Upstrokes, not the same as downstrokes.

  1. NCEric
    NCEric
    I have been steadily working through the lessons in my Mandolin For Dummies book over the last couple of weeks and have realized a pattern that is causing me some difficulty. I donít know if anyone else is running into this too, and may have some advice for me.

    My problem is with the upstrokes.

    1. I have trouble getting a clean, crisp sound on the upstrokes when picking.
    2. When practicing rhythm, I seems to always lose the time on the upstrokes.

    I know that I really just need to be patient and keep practicing, but I wanted to throw this out there and see if anyone else was experiencing anything similar.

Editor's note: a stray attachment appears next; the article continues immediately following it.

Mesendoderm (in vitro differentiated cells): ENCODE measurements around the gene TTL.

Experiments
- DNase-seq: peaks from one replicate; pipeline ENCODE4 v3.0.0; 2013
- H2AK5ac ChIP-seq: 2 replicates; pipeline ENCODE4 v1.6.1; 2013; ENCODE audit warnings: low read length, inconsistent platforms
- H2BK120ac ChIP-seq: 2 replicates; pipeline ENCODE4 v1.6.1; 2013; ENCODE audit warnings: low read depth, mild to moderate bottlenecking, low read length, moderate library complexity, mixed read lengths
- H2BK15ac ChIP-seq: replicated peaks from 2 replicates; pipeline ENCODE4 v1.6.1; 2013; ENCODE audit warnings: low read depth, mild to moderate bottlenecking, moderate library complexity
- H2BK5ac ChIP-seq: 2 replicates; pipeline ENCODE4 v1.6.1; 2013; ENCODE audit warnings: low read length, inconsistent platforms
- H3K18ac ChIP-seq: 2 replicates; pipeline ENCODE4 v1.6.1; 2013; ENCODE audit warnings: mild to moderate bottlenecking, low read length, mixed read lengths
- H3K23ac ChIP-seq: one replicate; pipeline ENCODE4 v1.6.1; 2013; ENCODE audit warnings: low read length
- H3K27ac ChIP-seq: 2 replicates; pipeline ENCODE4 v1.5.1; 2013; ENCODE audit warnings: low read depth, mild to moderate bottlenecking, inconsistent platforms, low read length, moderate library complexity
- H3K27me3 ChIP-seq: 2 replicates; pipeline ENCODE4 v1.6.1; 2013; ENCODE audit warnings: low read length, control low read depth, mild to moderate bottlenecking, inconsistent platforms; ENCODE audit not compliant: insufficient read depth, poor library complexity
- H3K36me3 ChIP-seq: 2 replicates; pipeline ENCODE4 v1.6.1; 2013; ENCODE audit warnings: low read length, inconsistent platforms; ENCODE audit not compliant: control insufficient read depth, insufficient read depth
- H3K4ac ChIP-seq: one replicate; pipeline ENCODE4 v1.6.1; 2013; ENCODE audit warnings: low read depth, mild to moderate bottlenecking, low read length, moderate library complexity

Thanks for the read.
  2. MikeZito
    MikeZito
    Although I was recently voted 'Worst Mandolin Player In The History Of The Universe' (the trophy is of angels, devils and space aliens wearing ear plugs), timing has never been an issue for me.

    It is hard for me to describe with words - but when teaching new players who struggle with this problem, I always used to tell them to practice by simply strumming chords, in up-and-down strokes, to any beat they choose (playing along with a record, tapping your foot, metronome, whatever). Keep that 'beat/pattern' going in a non-stop motion - and even if they miss a chord or two or ten . . . just keep that arm or wrist going until it becomes a natural metronome.